The absolute highlight of my stay in Barcelona was probably the visit of La Pedrera, also known as Casa Milà. La Pedrera is another beauty designed by famous Catalan architect Antoni Gaudí. It looks like he turned his vision of heaven into the real object.
At least I felt like the rooftop terrace of La Pedrera was actually part of the sky. Sandiness, which is the color of this stone building, is my favorite. Especially complemented by the blue sky and golden light of the setting sun.
All the wavy forms and chimneys evoked cloudlets to me. This must be the right place to have fun, dance, spy the city citizens and joking with the people walking down the street, after dark. I believe it might have been Gaudí’s intention, when he was designing this house.
The story of La Pedrera confirms the old truth – one has to fight for the best things. If this was not the case, the world would be poorer of this masterpiece. The story began when wealthy developer, Pere Milá, asked Gaudí to construct a large building of rental flats in the style of another house, designed by Gaudí – Casa Batlló. The client’s wife, even wealthier Rosario Segismón, didn’t share her husband’s enthusiasm about such an innovative architecture.
Fortunately, the vanity of Pere was stronger than her resistance, and La Pedrera became the last private commission Gaudí was ever working on. Afterwards he fully focused to the Sagrada Familia.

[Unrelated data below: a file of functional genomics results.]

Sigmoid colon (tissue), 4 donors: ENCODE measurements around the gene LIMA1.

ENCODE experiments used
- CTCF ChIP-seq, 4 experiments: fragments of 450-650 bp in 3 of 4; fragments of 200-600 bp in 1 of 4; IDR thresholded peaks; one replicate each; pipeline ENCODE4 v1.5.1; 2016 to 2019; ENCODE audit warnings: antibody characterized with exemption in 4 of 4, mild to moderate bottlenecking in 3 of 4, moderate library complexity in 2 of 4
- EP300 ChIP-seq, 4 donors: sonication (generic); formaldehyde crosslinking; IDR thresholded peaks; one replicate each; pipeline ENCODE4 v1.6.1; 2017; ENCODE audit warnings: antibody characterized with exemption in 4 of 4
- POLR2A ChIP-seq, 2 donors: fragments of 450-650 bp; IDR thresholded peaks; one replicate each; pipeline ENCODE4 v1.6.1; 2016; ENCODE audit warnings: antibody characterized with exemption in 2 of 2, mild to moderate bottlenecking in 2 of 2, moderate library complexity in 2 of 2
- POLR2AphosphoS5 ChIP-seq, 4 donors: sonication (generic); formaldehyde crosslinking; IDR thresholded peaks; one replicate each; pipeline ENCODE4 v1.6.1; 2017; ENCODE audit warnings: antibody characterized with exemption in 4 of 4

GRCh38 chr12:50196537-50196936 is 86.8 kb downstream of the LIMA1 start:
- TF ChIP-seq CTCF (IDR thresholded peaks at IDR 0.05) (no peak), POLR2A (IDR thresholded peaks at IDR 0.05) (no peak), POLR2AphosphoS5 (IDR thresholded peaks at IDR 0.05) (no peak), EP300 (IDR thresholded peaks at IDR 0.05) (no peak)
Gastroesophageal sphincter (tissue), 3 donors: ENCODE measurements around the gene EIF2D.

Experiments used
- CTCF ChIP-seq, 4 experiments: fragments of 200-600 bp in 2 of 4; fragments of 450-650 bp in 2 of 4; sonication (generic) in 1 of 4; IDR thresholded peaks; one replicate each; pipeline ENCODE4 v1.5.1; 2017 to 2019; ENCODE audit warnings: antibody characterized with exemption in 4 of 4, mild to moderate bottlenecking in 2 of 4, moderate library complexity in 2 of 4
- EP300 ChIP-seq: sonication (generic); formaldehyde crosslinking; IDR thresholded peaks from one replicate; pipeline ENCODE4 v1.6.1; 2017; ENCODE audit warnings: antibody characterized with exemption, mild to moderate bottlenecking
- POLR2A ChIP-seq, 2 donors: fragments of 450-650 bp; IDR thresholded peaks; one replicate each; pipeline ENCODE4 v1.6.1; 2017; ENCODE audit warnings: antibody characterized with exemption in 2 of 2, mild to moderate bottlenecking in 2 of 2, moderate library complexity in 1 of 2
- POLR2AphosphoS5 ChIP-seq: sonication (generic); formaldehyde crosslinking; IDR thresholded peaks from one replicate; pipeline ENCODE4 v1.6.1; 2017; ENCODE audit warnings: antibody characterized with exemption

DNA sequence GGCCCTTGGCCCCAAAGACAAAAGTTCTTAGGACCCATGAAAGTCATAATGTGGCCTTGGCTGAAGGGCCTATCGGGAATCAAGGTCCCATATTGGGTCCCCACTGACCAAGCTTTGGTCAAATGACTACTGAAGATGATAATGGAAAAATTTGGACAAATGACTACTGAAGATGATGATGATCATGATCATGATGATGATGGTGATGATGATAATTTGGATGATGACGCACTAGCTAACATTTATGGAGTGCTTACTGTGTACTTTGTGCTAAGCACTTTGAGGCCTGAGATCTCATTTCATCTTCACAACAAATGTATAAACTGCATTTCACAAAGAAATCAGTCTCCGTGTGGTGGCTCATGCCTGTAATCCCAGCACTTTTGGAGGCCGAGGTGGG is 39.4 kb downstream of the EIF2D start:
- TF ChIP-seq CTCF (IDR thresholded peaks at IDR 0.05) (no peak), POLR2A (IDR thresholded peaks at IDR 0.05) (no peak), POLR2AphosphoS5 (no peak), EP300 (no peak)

As the works on the house continued, new and new problems appeared. Two years after the beginning of construction, the city government stopped it, because one column exceeded the projected size, occupying one meter of the sidewalk.
Gaudí refused to correct it and was facing a threat that they would dismantle the column. He said if they had done, he would have respected their decision, but he would have placed a notice where the motive could be read.
Beside the dreamy design, another thing caught my attention. Gaudí wanted people, living in the flats, to know each other.
Therefore, there were only lifts on every second floor so people had to communicate with one another on different floors. Isn’t it great idea?
Visiting such a place got me into the playful mood.
Therefore, I decided for off the shoulder navy dress with wavy sleeves. I thought it would match well with the architecture.
Also scarfs are currently my big crush and I like this silk piece from my grandma, giving the outfit a unique hint. I had tried to also wear a blue scarf, but this one, a little bit contrasting, worked much better.
The most important is – to avoid straight lines, Gaudí would tell you.
©Photos – Daniela Rifai from the Smell of Jasmine and Martin Jesny from Automobilista, Editing and Creative direction – Daniela Rifai